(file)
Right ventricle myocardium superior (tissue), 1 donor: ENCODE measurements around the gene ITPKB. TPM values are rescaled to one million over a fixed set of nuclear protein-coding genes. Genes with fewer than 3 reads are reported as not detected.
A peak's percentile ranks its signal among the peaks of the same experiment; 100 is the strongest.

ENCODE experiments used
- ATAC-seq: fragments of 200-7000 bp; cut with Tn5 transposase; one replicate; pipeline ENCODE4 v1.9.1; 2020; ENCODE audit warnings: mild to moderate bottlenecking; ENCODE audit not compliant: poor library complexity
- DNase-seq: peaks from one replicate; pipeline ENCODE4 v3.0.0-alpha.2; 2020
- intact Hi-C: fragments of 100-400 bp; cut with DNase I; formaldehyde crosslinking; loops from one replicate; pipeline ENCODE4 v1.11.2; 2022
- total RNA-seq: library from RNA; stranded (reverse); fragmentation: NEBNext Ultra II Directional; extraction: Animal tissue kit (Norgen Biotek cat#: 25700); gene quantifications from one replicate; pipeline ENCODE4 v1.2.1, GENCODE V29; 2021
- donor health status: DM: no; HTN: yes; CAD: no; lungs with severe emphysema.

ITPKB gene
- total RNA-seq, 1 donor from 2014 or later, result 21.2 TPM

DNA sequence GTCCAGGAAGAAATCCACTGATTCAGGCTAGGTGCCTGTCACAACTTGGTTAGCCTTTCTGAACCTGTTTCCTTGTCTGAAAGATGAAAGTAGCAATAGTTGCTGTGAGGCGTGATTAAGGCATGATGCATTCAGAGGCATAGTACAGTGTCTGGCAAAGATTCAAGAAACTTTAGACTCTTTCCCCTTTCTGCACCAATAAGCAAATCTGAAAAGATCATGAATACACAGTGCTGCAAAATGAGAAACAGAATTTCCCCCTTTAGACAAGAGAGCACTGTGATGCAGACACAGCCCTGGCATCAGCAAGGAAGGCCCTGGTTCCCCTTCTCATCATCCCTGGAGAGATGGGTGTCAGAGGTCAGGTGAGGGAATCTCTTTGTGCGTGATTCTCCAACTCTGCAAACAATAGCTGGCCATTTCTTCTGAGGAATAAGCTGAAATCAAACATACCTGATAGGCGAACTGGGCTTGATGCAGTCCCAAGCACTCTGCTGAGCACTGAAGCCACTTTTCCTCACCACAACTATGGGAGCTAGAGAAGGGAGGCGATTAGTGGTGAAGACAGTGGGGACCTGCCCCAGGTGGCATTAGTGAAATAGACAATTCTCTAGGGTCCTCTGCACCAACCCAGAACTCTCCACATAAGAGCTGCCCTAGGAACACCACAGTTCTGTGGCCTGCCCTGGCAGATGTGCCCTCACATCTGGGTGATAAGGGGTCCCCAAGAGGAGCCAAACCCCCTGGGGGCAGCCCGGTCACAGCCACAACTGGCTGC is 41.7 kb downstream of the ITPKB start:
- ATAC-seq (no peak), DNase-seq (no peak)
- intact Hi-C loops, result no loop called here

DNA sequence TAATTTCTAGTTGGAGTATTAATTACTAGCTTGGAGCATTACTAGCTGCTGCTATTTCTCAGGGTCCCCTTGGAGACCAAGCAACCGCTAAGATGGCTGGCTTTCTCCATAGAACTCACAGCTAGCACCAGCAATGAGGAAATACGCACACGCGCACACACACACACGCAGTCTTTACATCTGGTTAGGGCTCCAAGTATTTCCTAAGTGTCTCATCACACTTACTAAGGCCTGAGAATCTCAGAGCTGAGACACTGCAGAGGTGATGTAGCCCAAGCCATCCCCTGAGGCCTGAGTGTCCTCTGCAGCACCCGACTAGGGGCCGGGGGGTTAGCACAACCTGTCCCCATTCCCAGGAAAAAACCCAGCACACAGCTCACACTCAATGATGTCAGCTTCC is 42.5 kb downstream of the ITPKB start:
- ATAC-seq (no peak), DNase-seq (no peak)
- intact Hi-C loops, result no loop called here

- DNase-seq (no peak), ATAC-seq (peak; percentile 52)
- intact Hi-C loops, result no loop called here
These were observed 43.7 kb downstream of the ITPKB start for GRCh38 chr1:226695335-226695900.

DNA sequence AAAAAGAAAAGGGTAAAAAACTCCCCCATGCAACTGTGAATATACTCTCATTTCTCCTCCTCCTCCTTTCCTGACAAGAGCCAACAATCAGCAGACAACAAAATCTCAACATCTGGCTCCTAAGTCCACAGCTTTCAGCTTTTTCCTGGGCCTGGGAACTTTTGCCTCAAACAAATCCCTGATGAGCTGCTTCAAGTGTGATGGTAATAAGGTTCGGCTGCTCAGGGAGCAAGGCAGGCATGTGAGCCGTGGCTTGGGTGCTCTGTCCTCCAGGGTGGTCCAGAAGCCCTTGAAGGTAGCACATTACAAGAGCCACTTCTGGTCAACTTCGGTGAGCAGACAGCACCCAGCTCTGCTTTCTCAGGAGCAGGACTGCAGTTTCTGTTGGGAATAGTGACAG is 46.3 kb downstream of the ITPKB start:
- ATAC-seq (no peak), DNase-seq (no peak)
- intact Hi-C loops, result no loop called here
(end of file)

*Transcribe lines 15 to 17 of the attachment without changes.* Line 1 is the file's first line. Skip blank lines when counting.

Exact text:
- ATAC-seq (no peak), DNase-seq (no peak)
- intact Hi-C loops, result no loop called here

- DNase-seq (no peak), ATAC-seq (peak; percentile 52)